Ketchup With a Side of Autism: From Anger to Acceptance

Deb Posing We went to Kennedy Krieger’s Festival of Trees today.  We have been doing this annually for as long as I can remember. The Festival of Trees is touted as “If Santa had a playground, this would be it!” Truly it is.  There are rides, games, food, crafts, and, of course, lots and lots of Christmas trees.  It is noisy.  It is chaotic.  It is crowded.  It is sensory overload but, for Debbie, it’s a lot of fun.

Debbie truly led the way today.  We followed her from line to line.  She sat on Santa’s lap AND talked to him.  She went through the Fun House all by herself, not once but twice. I realized, after I went through with her the first time, that she didn’t need me to go.  She understood that the carousel was broken and therefore, she couldn’t ride it. This was an a-ha moment for me.  She has grown and matured since first being diagnosed with Autism. And, I wish I could say that it was always this pleasant, that it was always this easy. However, I would be lying to myself and to you if I said that was true.

Deb and Me

It’s amazing how time can alter your perspective on life. When I first began the Autism Journey with Debbie, I was in denial. I was angry and I was frustrated. I was determined to lead a “normal” life and nothing, including Autism, was going to get in my way.

In 2008, just a few short months after Debbie was officially diagnosed with Autism, we went to an event for Make-A-Wish. Similar to the Festival of Trees, it was noisy, chaotic, and crowded. It was supposed to be fun, but it was not. I ended up writing a Facebook Note about what happened that day. I was a different person in a different place.  Debbie was a different person in a different place. The only thing that has remained the same is Autism.

Autism Sucks, Blows, Frustrates, You name the feeling!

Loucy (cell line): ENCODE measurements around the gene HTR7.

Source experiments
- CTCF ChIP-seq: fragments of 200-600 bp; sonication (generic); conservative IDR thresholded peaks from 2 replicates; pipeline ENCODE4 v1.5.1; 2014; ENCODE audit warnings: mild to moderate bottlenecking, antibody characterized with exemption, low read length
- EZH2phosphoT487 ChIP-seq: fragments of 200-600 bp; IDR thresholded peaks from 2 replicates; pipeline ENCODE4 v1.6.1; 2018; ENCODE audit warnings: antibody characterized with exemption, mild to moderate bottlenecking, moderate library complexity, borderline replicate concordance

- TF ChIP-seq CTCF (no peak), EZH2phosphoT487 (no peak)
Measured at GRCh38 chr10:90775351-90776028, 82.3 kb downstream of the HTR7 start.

So usually I keep my issues about Debbie and her autism to myself. Usually I suck it up and swallow it and let it go, especially after she had Cancer two years ago. Everything else should be easy, right? But sometimes, Debbie’s autism is so fucking frustrating! We went to the airport tonight to go visit Santa. Johns Hopkins set the whole observatory deck up like the North Pole. There was food, presents, crafts, and songs. There was also a piano player and Debbie LOVES to play the piano. However, the whole thing spiraled into an abysmal mess when we told Debbie that she couldn’t play the piano. Biggest tantrum on this side of the US over not being able to play a g-d damn piano! Then the clapping over the Barber Shop Quartet’s performance starts. Of all the sounds that make Debbie lose it the most, it’s clapping. Does anyone know how an integral part of regular life clapping is?! So now in addition to not being allowed to play the piano, people are clapping every five minutes. Vince was covered in snot. We were both smacked. It was wonderful. The thing of this is, is that Debbie was actually excited about going to see Santa. But because she had a home run of a tantrum, she wouldn’t even look at the guy! After reading over this, it sounds pretty trivial but when everyone around you including children who may not be here next year and everyone else is actually smiling and having the great time they are supposed to be having and certainly deserve and my daughter was miserable and I’m pissed because this is probably the thousandth time she has turned this kind of what is supposed to be a fun situation into a hellish situation, not to mention embarrassed because I feel like the whole world is staring, it’s SO FRUSTRATING!!!!!!!!! And of course now she is quite fine because we are home. Debbie actually just came up to me to get on the computer. I said, “No!” What does the child do? She kisses me not once but several times! Only with Autism.

Only six short years ago this was where we were.  I didn’t understand Autism.  I certainly didn’t accept Autism.  In fact, I didn’t want anything to do with Autism. But, that was then and this is now.

Deb and Vince If you are beginning your journey with Autism, it is okay to be angry.  It is okay to cry and it is okay to yell. You and your child will get through it together. One day you will wake up and you will accept Autism. You won’t always like it, but you will accept it. The impossible will become possible. Challenges will be overcome. Hurdles will be jumped. Anger will give way to acceptance. Walt Disney once said, “If you can dream it, you can do it.” Dream the impossible dream, my friends.  It will come true!

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